I am currently writing an assignment for a creative writing class, and I am worried that, with the plot I have planned out, it might get confusing and / or have some things come outta nowhere.
I am trying to make a dramatic fantasy feel, wherein two guys from different walks of life meet during the days before a battle at a castle that is doomed to failure.
The first is Siegren, a noble knight who saw his unit eliminated almost to a man by the Dark forces, his best friend Kieren taking a lance to the chest for him.
The other is Nasch, a Dark Elf who was a part of a reclusive Mage's College that has led a troubled life. He seems very, very nice and withdrawn, to contrast the louder and more assertive Siegren. He often reminisces for a lost loved one, and his "Master" died in a magic duel with the Big Bad
, "King of Demons" Silmarill and his Dragon Dhalak
The main plot twist I want to set up is that Nasch
summoned Silmarill to this plain of existence, engineered his master's death, engineered his college's death and later personally murders Siegren and raises him as a Geig of the Aiphas Rank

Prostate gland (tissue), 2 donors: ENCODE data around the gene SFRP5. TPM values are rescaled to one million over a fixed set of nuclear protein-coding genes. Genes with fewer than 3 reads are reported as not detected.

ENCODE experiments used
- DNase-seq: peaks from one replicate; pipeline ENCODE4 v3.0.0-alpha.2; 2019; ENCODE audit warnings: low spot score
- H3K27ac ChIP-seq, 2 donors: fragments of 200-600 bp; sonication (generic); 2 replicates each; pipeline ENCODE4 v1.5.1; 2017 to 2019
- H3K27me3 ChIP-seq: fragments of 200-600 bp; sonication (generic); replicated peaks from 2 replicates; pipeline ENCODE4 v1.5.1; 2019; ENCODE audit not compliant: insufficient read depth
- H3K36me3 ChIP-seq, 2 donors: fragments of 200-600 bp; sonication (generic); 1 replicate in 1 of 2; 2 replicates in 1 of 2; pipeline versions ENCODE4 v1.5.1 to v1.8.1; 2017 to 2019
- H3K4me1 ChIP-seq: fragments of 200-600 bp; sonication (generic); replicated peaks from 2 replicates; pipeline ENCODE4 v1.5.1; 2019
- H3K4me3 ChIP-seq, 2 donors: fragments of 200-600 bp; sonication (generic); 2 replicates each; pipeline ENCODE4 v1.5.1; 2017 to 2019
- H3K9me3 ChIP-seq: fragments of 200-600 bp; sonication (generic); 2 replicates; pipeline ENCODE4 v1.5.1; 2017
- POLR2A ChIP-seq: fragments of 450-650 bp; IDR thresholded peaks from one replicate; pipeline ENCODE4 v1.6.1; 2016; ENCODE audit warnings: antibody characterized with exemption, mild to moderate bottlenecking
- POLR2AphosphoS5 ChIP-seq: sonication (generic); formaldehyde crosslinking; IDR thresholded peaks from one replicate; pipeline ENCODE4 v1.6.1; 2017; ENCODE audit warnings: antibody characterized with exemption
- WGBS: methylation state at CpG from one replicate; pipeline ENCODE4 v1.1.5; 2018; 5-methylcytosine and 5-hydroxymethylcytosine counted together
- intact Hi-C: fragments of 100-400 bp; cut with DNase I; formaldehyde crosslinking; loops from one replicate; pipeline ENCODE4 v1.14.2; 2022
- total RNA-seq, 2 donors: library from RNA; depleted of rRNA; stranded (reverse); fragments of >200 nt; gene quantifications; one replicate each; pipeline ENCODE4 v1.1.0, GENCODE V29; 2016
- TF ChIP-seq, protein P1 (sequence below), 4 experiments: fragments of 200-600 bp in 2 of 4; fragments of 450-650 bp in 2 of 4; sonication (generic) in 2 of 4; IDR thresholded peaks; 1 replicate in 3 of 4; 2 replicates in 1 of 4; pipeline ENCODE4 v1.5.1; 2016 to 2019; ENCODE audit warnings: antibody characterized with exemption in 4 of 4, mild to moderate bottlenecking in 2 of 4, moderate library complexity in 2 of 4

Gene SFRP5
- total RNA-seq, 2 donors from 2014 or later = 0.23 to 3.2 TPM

Because he faced racism from them because he was the lone Dark Elf there, and they outright threatened the woman of his dreams out of loving him back, and she ended up getting knocked up by some random magic user and died in despair. And when Nasch tried to have a funeral, some teenage Mages set fire to his Dark Elf traditional proceedings
I want to do this, have Nasch ultimately be the main antagonist of the piece, and not have it come out of the blue, and slowly reveal Nasch's trauma before revealing him to be the Big Bad
, while laying out exactly why its not unbelievable for him to feel this way.
The feel I want is to have Nasch basically not change his demeanor at all. Stay calm, affable and friendly, but be doing really bad things.
How do I do this without turning Nasch into a Complete Monster
? Is his Freudian Excuse
sufficient to him wanting to basically commit localized omnicide?